Measurements and simulations for optimization of a microwave frequency-modulated continuous-wave radar
Tamara Gaynes – Mentor: Fernando Rodriguez-Morales, University of Kansas
Frequency-modulated continuous-wave (FMCW) radars operating in the
microwave region of the electromagnetic spectrum are used for remote sensing of
the cryosphere. There are two FMCW radars that are deployed as part of the
airborne instrument package developed at the Center for Remote Sensing of Ice
Sheets (CReSIS): the “Ku-band radar” and the “Snow radar”. The Ku-band radar
operates in the 12-18 GHz and is used to measure the ice surface elevation
profile and map shallow internal layers with high resolution over land ice. The
Snow radar operates in the 2-8 GHz range and is employed primarily to estimate
the depth of snow over sea ice, although it is also used to map internal layers over
land ice. Earlier versions of these radars operated as two separate radars with
reduced bandwidth. but the most recent implementation operates as a dualfrequency radar.
This poster presents a summary of the work conducted as a part of the
Research Experience for Undergraduates (REU) in support of the calibration and
optimization of these radars.
These set-ups were used with frequency ranges 1 to 10 GHz and 10 to 20 GHz with a
power level of -10 dBm and a 30 second sweep of 32, 001 points. These settings were
found adequate for the expected time delay of the fiber lines. A full-two port calibration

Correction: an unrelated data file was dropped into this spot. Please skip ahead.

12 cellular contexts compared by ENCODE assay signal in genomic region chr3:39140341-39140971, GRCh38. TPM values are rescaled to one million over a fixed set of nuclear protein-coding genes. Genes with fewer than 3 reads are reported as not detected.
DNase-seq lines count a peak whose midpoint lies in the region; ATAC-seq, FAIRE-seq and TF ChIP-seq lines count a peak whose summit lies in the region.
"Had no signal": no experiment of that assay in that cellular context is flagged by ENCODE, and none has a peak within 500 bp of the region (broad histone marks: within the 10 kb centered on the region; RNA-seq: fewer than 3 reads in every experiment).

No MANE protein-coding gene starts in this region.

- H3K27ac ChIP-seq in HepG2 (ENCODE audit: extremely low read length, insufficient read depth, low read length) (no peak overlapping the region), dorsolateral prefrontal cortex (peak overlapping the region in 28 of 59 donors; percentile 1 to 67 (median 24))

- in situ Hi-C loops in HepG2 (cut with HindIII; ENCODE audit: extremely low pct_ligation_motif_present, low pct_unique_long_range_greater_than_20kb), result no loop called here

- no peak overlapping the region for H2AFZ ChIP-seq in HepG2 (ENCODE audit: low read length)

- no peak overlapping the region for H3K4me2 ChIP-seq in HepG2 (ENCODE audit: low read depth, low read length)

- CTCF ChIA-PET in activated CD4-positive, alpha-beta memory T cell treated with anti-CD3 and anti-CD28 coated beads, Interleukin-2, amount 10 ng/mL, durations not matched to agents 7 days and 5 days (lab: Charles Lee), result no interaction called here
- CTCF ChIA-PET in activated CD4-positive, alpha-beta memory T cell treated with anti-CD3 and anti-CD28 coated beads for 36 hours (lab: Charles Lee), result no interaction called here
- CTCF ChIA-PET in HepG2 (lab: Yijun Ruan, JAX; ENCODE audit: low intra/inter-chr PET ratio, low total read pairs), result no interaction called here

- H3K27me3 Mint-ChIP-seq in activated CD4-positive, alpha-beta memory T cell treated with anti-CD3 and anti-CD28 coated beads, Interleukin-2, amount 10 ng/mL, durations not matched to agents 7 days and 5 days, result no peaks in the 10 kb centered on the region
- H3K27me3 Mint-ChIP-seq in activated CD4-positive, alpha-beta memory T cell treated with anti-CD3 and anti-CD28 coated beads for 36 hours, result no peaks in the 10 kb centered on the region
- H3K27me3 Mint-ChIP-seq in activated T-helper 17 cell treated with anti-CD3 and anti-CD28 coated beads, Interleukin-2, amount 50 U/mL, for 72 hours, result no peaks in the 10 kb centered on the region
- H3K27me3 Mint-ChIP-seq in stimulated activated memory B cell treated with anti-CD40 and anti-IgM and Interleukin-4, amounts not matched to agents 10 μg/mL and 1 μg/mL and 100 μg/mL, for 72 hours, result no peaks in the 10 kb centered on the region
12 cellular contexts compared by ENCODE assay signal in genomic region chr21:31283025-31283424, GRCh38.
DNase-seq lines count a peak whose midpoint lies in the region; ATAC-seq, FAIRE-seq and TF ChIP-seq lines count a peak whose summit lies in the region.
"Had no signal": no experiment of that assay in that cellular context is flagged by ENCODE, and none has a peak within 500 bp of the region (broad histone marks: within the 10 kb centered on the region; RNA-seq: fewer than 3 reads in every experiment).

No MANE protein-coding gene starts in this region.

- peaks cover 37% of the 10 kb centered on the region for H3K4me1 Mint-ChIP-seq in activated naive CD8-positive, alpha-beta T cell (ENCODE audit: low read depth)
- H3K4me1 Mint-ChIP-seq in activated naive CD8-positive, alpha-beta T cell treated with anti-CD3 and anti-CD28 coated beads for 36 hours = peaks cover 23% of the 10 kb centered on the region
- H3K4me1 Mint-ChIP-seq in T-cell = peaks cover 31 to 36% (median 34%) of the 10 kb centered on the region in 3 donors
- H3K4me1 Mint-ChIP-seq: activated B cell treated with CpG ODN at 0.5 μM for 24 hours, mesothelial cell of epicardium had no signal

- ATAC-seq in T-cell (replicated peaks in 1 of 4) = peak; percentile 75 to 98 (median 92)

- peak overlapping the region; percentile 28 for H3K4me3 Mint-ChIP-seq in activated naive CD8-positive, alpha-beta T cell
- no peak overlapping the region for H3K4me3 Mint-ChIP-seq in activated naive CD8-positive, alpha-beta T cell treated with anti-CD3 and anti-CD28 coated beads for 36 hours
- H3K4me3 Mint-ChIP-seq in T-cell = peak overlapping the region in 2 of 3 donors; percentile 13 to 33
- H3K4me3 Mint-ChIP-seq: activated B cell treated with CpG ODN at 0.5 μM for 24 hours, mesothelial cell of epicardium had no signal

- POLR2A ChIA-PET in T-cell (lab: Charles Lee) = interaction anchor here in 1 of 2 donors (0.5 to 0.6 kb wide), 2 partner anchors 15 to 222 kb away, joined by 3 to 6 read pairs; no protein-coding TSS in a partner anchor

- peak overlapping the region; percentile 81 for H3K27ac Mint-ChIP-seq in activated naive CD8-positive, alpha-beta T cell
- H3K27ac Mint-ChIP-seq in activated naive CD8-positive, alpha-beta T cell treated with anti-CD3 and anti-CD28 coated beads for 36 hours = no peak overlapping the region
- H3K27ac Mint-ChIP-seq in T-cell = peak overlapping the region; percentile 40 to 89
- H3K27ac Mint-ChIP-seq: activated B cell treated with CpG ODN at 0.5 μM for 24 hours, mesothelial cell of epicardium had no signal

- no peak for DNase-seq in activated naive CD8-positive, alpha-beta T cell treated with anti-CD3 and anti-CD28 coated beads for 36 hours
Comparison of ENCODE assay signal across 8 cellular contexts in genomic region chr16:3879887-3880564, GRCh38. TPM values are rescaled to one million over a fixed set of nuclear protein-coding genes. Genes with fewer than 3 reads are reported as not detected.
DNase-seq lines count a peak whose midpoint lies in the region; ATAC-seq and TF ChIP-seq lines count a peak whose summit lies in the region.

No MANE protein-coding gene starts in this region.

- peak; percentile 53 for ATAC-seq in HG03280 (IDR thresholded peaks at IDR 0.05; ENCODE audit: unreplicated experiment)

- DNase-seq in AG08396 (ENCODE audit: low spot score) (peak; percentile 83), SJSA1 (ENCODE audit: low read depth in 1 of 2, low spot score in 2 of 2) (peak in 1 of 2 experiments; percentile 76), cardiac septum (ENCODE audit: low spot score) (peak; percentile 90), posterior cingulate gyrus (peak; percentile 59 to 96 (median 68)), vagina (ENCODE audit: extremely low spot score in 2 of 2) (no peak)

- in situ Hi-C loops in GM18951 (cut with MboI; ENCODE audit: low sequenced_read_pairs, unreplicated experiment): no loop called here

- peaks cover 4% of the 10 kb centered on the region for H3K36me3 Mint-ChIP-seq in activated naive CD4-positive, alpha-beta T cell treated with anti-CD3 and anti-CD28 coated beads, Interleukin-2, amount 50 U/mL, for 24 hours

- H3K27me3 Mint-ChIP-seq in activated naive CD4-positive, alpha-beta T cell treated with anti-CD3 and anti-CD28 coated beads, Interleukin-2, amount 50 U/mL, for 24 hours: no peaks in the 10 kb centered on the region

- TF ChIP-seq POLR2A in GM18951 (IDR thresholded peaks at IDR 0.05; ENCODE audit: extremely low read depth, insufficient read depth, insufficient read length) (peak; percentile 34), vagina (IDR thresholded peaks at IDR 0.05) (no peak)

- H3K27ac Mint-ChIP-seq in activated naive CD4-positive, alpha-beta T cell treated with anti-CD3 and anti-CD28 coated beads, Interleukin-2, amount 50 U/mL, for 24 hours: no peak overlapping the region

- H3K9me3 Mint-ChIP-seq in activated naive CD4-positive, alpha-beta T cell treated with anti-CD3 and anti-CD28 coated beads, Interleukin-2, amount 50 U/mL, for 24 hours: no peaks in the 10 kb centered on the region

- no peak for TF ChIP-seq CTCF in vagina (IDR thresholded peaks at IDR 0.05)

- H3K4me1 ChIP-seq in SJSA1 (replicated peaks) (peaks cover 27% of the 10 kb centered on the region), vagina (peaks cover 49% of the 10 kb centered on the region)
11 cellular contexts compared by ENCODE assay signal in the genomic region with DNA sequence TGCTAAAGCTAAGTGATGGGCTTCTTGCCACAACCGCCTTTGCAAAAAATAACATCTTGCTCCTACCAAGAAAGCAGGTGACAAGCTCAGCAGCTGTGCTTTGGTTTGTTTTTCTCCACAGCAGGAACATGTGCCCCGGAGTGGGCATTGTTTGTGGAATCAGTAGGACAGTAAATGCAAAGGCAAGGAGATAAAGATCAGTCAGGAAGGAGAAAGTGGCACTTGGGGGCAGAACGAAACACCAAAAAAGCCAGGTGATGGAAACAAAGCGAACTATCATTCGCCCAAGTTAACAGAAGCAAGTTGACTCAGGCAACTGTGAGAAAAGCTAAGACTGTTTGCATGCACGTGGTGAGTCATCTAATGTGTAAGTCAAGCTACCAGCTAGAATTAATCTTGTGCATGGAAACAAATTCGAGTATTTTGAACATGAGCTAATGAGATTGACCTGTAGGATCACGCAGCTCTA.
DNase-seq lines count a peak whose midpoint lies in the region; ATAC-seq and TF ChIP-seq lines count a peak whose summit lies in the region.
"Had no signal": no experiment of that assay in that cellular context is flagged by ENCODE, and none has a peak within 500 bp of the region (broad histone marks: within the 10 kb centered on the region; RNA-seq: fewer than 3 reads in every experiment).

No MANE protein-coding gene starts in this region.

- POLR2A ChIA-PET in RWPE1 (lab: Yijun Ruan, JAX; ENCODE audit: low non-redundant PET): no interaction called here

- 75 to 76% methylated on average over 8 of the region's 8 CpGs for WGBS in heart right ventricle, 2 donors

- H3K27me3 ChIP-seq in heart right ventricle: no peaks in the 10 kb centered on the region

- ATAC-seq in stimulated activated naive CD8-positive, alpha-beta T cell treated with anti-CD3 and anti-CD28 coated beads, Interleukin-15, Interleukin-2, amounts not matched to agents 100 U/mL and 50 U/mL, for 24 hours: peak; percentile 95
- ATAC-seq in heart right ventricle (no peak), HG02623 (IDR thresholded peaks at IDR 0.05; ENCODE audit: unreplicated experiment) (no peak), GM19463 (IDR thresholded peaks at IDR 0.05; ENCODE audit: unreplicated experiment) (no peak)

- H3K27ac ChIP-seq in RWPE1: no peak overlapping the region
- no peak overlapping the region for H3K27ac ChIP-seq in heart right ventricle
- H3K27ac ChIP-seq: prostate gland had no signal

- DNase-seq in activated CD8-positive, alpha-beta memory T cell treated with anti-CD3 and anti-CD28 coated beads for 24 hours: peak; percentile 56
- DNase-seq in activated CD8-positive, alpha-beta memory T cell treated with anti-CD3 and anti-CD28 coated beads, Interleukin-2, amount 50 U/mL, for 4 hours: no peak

was performed prior to the measurements. After the measurements were taken, they
were imported into Agilent ADS for simulation. Some of these results will be shown in
this poster.
Table 2: Filter frequency ranges
Table 1: Amplifier parameters
Figure 4: Set-up for measuring filters
Table 3: Coupler frequency ranges
Figure 8: Measured insertion loss vs.
frequency with Spool 0 and 50 meter
optical fiber
Figure 9: Time domain response with
Spool 0 and 50 meter optical fiber. The
delay is 3.078μs
Figure 10: Measured insertion loss vs.
frequency with Spool 1 and 50 meter
optical fiber
Figure 11: Time domain response with
Spool 1 and 50 meter optical fiber. The
delay is 2.085μs
The next set of results correspond to the measured results from one of each type of
component after importing them into the ADS simulator. The data shown is the
S21 output of AMP1 and BPF3. CPL1 also includes the S31 response and MXR3
also includes the measured time delay and unwrapped phase.
Figure 3: Set-up for measuring amplifiers
Figure 5: Set-up for measuring couplers
Table 4: Mixer parameters
There were two primary objectives of this project: (1) The first objective was to
implement multiple synthetic targets using a electro-optical transceivers and a set
of optical delay lines of different lengths. A set of “delay lines” was prepared and
characterized with a vector network analyzer (VNA) and then used to perform
calibration measurements on the existing Ku-band and Snow radars; (2) The
second objective was to conduct a series of measurements on individual
components of a prototype radar system using a vector network analyzer. These
measurements included the use of the “offset frequency mode” of the VNA. The
results from these measurements were imported into the Advanced Design System
(ADS) simulator and will be used to optimize the performance of the prototype
radar system.
Figure 12: Gain of Amplifier 1
Figure 6: Set-up for measuring mixers
2) The other set of measurements was completed with different components of a
prototype radar system. There were four types of components tested, namely amplifiers,